I’ve been photographing performances and performers since 2008, professionally and for personal projects. I’ve photographed everything from opera to wrestlers, horses and cowboys in all kinds of venues, in a variety of working conditions, from rings to opera houses. My images have shown up on performers’ Facebook pages and websites, newspapers, annual reports, fine art prints and in as posters in Covent Garden. I’ve been lucky enough to work with some great producers, stage managers and event staff, so this is not a series of a complaints. I think it’s useful to reflect on all the good things people running shows have done, though, that help everyone achieve the best possible results from a show. Here goes:

Having photo goals. It’s really helpful when producers/stage managers can tell me what they want from a show in terms of images. Will you want photos to document/promote a current production, promote future ones, or provide an ongoing image feed from a multi-day event? Communicating this information to me lets me know what to photograph during a production, turnaround times for finished images, and what fees apply.

Keeping the photographer informed. I’ve had a couple of instances where I’ve been advised not to shoot (or publish) particular performers and/or parts of a performance. For one large-scale theatrical performance this included dancers who were unclothed and it wasn’t a whim (though that doesn’t make a difference) – it was a contractual requirement on the part of the performer in question. It’s useful to clarify why this is the case, as in another situation the performer in question actually didn’t want to be photographed by a particular photographer – or hordes of iPhones – but was in fact OK with being photographed by the “house” shooters. We didn’t find this out until after the performance, and so there were no photos of her.

This also includes letting me know in advance where I can and can’t go to make images, and when I may need to move to accommodate a particular act or setting. And of course, not using a flash.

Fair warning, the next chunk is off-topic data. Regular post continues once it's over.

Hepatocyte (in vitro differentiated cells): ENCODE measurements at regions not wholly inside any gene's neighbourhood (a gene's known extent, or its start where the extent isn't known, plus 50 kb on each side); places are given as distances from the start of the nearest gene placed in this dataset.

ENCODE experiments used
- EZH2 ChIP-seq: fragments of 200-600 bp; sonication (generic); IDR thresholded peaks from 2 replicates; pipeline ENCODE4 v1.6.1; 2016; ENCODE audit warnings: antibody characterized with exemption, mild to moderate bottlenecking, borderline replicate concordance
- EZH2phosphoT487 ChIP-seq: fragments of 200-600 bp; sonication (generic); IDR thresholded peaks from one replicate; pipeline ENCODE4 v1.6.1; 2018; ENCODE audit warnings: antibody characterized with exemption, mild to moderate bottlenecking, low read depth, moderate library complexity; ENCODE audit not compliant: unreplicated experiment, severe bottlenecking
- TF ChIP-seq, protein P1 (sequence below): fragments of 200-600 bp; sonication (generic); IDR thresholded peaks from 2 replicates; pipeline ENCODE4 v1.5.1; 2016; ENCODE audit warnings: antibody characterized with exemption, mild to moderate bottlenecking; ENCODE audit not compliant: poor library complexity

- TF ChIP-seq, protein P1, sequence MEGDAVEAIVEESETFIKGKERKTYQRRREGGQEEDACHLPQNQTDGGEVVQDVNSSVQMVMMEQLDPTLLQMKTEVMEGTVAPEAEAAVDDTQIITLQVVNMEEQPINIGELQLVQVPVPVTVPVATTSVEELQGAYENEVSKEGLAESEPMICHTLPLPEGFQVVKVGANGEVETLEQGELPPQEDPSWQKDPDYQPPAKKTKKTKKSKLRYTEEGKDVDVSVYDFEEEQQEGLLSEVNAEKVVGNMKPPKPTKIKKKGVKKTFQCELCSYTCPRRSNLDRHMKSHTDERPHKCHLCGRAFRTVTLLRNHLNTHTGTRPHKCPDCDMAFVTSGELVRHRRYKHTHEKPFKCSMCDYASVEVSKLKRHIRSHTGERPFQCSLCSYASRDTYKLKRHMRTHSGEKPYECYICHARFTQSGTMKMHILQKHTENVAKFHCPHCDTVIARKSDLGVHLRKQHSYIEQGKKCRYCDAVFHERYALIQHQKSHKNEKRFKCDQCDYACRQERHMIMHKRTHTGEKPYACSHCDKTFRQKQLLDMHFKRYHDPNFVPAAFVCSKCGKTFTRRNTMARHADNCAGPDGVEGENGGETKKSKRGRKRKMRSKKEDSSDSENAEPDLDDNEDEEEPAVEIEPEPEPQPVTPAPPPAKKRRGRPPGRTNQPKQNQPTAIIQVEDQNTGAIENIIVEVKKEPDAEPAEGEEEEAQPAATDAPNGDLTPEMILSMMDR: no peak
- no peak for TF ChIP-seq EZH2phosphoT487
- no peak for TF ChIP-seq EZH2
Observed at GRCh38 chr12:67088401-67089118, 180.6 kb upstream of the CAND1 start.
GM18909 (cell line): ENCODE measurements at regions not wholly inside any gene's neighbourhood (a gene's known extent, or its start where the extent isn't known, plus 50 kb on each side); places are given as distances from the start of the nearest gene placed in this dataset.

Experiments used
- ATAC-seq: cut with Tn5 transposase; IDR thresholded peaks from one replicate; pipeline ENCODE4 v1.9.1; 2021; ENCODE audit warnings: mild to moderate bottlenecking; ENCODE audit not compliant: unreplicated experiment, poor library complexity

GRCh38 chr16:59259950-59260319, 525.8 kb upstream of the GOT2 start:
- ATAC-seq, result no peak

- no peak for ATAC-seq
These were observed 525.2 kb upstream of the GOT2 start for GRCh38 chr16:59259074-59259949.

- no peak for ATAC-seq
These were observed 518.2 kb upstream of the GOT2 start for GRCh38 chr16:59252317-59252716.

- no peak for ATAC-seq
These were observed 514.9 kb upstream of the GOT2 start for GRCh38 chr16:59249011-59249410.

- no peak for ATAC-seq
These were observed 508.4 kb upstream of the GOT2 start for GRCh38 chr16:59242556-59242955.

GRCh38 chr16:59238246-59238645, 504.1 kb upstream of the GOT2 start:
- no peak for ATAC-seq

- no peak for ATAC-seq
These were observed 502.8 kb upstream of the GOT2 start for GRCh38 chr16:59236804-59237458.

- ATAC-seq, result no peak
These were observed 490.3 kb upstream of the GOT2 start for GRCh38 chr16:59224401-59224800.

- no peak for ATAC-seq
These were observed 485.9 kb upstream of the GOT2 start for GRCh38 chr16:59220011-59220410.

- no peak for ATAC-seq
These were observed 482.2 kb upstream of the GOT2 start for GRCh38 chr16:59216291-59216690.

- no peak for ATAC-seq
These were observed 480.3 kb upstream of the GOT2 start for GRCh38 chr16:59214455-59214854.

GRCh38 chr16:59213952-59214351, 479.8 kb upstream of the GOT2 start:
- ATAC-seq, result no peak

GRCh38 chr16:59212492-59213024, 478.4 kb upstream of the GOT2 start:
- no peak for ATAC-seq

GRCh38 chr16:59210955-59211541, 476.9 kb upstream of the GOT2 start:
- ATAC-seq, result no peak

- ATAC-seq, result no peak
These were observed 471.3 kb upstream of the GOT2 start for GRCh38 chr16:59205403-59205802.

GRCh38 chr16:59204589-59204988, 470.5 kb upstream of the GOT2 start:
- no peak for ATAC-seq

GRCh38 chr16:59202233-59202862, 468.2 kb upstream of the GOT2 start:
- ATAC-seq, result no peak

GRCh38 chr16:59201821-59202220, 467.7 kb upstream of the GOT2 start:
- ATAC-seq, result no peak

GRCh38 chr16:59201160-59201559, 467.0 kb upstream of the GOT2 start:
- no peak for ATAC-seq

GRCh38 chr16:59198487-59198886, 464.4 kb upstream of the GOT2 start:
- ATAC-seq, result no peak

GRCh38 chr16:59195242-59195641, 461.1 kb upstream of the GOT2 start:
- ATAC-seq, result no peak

Having, articulating and enforcing a (no) photo policy. I’ve found this produces the best results for the audience, performers, and house photographers. It’s most effective when it’s announced at the start of a production and where signage is posted. In some instances it’s a union requirement. Whether or not this is the case, a (no) photo policy lets the audience enjoy a show without having to look over or around mobile devices cameras, and photographers’ backs. And of course, the audience pays to see the show, not us, so a photo policy, in my mind, facilitates their enjoyment. Badging the house shooter is also a good thing so the audience knows why we’re allowed to shoot when there’s a no-photo policy. Also, determining how many photographers you need can be helpful. I believe it’s good to have several to provide different angles and perspectives, as long as we’re not all tripping over each other. In my experience we’ve been pretty good at working things out, plus you never know when you might need to borrow a memory card.

Providing a clear line of sight. This is a tough one, as it’s often a venue rather than show consideration, but keeping speakers and monitors to the side or above the stage really helps. Unfortunately, we haven’t been able to resolve/remove audience heads that may obstruct the stage, but then again, the audience pays the bills, and in some images, it’s also nice to see that there are, in fact, people there. This might include front row seating, but I usually find that I’m shooting up (so to speak) so it’s not always a great angle. Setting front row seats farther back from the stage is often helpful for reducing head-obstruction and providing a better angle. Personally, I prefer to stand anyway, as I have a higher line of sight and can move around more easily.

It’s relatively easy to produce high quality images, but photographers and production personnel need to play well with each other, and I believe the onus is on us as photographers to make this happen. If we can’t we may not be in a position to create those pictures, so a good relationship with producers and stage managers (as well as performers and the audience) is essential. A little planning and good sense go a long way.

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